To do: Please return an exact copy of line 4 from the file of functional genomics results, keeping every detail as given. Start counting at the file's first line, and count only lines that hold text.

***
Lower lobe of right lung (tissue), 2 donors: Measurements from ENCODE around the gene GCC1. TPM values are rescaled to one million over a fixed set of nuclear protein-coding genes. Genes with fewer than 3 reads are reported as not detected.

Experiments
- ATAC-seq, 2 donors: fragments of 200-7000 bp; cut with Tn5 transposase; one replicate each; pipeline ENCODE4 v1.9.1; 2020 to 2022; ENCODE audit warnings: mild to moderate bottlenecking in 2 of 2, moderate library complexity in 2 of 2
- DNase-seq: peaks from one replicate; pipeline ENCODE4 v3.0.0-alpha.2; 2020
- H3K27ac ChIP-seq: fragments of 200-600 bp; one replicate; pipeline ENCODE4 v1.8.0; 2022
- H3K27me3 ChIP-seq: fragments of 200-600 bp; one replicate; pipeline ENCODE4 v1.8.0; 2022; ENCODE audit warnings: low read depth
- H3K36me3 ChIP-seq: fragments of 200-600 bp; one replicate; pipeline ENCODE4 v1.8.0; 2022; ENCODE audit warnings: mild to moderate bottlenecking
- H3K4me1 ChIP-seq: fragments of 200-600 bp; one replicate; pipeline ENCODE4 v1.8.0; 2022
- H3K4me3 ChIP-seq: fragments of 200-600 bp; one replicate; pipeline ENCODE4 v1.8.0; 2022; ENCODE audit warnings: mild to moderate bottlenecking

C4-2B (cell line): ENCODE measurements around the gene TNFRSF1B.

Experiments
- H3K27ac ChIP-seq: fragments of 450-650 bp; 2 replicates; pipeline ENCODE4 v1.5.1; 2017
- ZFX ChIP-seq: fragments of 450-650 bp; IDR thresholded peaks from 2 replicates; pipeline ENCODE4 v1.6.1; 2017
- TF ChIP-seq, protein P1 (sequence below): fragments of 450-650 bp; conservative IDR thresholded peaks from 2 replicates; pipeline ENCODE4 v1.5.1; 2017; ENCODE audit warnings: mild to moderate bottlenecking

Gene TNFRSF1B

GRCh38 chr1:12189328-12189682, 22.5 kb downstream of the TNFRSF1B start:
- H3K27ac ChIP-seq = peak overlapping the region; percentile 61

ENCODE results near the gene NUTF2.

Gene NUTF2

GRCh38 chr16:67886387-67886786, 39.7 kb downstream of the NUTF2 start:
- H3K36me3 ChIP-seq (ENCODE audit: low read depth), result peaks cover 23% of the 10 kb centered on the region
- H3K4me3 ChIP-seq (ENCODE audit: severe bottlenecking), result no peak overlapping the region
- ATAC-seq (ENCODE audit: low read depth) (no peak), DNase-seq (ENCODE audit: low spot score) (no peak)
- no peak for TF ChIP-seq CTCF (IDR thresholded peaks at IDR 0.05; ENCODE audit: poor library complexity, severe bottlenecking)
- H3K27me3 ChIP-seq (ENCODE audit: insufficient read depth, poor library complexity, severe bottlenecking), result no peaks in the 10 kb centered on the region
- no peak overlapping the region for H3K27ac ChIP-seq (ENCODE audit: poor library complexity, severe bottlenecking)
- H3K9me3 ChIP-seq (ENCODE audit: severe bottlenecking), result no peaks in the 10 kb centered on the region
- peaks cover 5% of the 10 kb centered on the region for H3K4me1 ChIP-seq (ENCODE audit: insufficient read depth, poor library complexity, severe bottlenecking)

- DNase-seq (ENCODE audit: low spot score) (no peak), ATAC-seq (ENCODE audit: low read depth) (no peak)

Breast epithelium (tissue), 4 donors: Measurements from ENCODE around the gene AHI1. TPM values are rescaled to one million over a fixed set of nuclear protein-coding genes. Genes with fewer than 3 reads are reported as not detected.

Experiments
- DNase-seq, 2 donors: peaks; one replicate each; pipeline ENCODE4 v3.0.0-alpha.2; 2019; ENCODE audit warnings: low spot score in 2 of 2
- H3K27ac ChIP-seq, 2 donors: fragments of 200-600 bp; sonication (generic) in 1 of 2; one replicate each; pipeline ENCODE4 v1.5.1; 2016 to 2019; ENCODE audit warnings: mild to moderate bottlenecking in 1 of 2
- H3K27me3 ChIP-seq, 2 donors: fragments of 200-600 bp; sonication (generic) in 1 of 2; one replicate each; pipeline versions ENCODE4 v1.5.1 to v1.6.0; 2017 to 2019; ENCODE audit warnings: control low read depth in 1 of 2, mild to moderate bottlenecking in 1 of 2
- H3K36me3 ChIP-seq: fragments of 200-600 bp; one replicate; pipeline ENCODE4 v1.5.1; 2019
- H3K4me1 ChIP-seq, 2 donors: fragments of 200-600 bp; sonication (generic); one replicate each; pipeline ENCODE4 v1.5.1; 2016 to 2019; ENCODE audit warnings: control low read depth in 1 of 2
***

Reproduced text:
- DNase-seq: peaks from one replicate; pipeline ENCODE4 v3.0.0-alpha.2; 2020